Run it through artificially intelligent software that digitally upscales the image and adds HDR colors, and it will spit out a 4K-quality file. These upscaled digital films are hardly 4K remasters, but “4K remaster” sounds more impressive than “4K upscale” on the package.

4K Remasters Gone Wrong

Over the past several years, there have been plenty of truly great 4K remasters. In that same amount of time, there have been some genuinely awful ones, as well. We’ve found some of the best examples of 4K remasters gone wrong and listed them below.

The World of Wong Kar Wai

Here’s a weird one for you: How can a 4K remaster be bad if the director signed off on it? This is the question that keeps fans of Wong Kar-wai up at night. Known for such legendary international films as Chungking Express (1994) and In the Mood for Love (2000), Wong Kar-wai’s most notable films received 4K remasters in the spring of 2021.

Upon their release, fans of Wong Kar-wai were repulsed at how nearly every one of the films had a sickening green hue. The “World of Wong Kar Wai” box set is now infamously one of the most despised 4K remasters of all time.

Terminator 2: Judgment Day

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01/17/2024 04:16 pm GMT

Back in 2017, when 4K remasters had only just begun to have demand, the 1991 James Cameron film Terminator 2: Judgement Day was given the 4K UHD treatment. The master that was digitally scanned allegedly derived from the 3D version of the film.

As a result, the final product ended up going down as one of the best instances of how 4K remasters can go wrong. The cast actually has a disturbingly waxy look to them because of how much detail was lost in the remastering process. It’s a real shame, too, because a good 4K scan of Terminator 2: Judgement Day would be a hit.

Pirates of the Caribbean: The Curse of the Black Pearl

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01/17/2024 11:25 am GMT

Similarly to the Terminator 2 restoration, Pirates of the Caribbean: The Curse of the Black Pearl (2003) received a particularly bad 4K remaster in January 2022. Whatever digital software the film’s technicians used managed to scrub all the much-needed film grain from the picture.

The result is a disarmingly artificial image quality that borders on the look and feel of a deepfake. Couple this with an unimpressive HDR implementation, and you have a truly disappointing 4K remaster that collectors know to steer clear of.

Are Restorations Always Better?

So, are 4K restorations always better than the original version of the film? The simple answer is no. However, that’s not to say that 4K remasters are a bad thing. Not in the slightest. For films that have seen a significant loss in quality over the years, a 4K remaster can effectively save the film from destruction.

Additionally, a high-quality 4K remaster can ensure a film is seen and enjoyed the way it was meant to be seen for decades (or even centuries) to come. This is particularly true for little-seen or poorly maintained films outside of the Hollywood machine.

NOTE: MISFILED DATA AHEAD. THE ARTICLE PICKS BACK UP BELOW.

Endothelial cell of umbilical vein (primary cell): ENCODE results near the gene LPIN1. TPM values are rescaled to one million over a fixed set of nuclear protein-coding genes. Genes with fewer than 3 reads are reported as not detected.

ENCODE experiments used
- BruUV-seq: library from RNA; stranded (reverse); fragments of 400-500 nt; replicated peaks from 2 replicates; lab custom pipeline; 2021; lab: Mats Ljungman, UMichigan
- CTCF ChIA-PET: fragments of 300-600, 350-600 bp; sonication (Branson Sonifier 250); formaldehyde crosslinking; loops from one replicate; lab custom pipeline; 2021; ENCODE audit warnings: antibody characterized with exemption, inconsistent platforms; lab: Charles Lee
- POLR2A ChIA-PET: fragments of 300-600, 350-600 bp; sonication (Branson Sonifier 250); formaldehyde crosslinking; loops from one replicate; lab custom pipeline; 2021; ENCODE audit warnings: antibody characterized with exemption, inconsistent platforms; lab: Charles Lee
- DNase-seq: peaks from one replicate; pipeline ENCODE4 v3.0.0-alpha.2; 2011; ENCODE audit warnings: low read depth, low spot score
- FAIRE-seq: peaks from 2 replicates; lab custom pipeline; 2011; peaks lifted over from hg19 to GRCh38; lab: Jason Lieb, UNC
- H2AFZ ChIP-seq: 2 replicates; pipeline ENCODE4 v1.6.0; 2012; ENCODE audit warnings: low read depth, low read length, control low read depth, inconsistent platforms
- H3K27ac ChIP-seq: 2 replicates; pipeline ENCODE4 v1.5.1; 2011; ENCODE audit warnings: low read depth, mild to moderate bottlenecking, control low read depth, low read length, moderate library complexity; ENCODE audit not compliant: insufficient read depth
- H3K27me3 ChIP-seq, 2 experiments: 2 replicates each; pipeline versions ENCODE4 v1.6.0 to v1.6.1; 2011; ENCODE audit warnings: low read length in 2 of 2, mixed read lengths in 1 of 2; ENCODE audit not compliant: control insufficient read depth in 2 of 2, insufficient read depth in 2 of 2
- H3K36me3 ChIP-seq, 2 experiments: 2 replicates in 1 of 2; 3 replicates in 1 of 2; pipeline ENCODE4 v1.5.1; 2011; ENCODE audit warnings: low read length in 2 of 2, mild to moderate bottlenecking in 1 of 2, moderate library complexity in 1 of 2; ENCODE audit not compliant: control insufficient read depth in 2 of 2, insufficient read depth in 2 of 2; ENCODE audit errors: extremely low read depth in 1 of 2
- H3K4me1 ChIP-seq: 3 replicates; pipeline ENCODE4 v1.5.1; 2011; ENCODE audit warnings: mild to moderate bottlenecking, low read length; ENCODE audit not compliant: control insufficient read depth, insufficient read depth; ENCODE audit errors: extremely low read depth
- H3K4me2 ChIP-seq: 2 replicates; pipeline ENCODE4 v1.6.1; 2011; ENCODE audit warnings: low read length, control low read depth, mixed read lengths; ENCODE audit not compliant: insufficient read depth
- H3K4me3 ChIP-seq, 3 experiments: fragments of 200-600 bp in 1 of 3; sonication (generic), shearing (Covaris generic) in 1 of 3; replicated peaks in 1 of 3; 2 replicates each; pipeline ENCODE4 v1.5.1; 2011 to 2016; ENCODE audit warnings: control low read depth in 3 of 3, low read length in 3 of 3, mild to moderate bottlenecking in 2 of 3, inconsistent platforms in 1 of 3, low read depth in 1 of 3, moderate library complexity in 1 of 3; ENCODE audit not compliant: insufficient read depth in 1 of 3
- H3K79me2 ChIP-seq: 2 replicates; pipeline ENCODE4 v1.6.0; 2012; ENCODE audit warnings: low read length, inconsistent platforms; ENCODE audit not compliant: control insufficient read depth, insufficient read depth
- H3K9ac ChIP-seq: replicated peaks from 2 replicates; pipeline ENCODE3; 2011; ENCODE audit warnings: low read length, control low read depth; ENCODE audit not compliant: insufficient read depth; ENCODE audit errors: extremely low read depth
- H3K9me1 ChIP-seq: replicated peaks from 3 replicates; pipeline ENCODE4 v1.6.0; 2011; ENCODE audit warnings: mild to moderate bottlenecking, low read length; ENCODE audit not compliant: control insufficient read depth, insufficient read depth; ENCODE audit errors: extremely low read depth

But how can a person possibly know the difference between a good and a bad restoration without buying it and seeing it for themselves? Here’s a good rule of thumb. If the film already has a 2K or 4K restoration on Blu-ray, buying the film on 4K UHD will typically offer very little discernible difference in picture quality.

However, if the film has never even made it to Blu-ray, or has not been re-released on Blu-ray in a decade or more, you can safely assume this new restoration will be well worth upgrading to 4K UHD for. Hopefully, as the 4K restoration process continues in the years to come, a set of standards will emerge.

Ideally, these standards would be decided upon and determined by industry professionals. With a set of officially agreed-upon standards for film technicians to follow, bad 4K remasters could be avoided outright. It’s not outlandish — HDR is a standard, Dolby is a standard, and so on. If we’re lucky, perhaps a standard for 4K remasters will be in the near future. Until then, we’ll just have to purchase with caution.

Frequently Asked Questions

What's so great about shooting on film over digital?

Film tends to have a higher resolution than digital. In other words, film has more pixels per inch than digital. While the precise numbers will vary from camera to camera, an image on film will look far better and crisper than the same image on digital.

Should I buy a 4K remaster if I already own the Blu-ray?

While it depends on how long ago the Blu-ray was released, most movies are given 2K restorations to be released on Blu-ray. For this reason, a 2K restoration and a 4K restoration will not look all that different on a 4K TV. In the end, it’s up to you and how you personally think the image quality looks.

What is a 4K restoration?

Simply put, a 4K remaster is the complicated artistic process of improving and restoring an old film reel to make it look as close to new as possible.

Why can't digital films be restored to 4K?

Digital films have less of a need for 4K restoration because they were either shot on 4K in the first place or locked in place at 2K quality.

What happens to make a 4K restoration go wrong?

Poorly handled restorations can result in a waxy, artificially smoothed effect that actually ends up looking somehow worse than the lower-quality version of the film. Other bad restorations can mess with the film’s color grading, giving it a sickening green or blue, or even yellow tint that wasn’t there before.